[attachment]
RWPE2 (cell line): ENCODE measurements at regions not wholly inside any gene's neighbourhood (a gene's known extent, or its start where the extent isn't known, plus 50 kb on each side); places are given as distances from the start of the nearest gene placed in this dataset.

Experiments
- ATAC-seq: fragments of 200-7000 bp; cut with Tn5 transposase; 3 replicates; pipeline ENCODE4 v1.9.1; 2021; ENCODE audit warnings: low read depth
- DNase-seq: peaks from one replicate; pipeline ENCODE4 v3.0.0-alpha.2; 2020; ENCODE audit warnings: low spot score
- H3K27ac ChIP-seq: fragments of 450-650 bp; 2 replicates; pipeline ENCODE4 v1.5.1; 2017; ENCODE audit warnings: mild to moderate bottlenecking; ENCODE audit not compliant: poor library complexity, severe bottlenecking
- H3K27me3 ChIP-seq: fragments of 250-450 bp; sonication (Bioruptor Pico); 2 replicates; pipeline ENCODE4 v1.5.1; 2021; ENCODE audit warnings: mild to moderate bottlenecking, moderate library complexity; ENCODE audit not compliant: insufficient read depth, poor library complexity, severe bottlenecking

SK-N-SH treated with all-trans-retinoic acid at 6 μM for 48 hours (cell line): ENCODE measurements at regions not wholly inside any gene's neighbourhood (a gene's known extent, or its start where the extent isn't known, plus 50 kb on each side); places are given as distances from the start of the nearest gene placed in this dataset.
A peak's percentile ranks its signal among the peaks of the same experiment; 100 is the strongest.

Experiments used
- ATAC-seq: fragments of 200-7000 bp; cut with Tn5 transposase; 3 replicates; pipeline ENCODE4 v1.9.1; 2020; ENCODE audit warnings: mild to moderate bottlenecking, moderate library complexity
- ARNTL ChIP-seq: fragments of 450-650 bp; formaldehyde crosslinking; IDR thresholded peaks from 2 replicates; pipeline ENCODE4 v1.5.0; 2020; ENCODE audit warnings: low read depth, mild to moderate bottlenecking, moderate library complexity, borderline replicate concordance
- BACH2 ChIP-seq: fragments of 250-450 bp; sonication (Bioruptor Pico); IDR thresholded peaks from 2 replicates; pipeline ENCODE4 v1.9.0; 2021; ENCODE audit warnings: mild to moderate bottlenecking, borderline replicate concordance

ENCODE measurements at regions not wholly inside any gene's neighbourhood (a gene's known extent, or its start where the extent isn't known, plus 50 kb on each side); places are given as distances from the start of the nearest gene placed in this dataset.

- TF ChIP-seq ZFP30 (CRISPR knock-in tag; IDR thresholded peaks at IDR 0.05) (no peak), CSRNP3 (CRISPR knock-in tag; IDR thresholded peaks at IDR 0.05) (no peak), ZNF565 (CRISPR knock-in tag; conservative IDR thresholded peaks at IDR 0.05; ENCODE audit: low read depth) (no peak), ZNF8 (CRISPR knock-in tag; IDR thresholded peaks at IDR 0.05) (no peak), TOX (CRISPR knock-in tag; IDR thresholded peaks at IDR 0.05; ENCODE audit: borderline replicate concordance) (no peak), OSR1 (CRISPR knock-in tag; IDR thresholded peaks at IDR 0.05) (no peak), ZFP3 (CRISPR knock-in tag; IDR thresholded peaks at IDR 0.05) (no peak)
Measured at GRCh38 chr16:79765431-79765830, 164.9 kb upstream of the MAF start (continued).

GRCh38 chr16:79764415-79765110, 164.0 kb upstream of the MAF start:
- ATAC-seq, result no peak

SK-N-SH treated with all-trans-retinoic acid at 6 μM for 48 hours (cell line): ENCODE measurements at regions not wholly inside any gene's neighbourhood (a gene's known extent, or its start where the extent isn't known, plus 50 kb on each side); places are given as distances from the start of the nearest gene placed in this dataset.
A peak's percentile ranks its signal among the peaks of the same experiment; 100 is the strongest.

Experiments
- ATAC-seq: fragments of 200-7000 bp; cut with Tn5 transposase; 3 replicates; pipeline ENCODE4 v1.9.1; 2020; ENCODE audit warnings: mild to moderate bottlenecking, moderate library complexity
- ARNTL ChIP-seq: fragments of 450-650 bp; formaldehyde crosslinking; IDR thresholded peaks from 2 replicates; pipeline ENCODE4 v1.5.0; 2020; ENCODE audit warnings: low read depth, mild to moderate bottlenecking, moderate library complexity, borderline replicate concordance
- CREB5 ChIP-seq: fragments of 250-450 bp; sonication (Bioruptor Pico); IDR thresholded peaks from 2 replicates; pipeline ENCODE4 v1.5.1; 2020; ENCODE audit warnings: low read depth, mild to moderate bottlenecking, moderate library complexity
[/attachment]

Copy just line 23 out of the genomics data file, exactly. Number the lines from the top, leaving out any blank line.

- CREB5 ChIP-seq: fragments of 250-450 bp; sonication (Bioruptor Pico); IDR thresholded peaks from 2 replicates; pipeline ENCODE4 v1.5.1; 2020; ENCODE audit warnings: low read depth, mild to moderate bottlenecking, moderate library complexity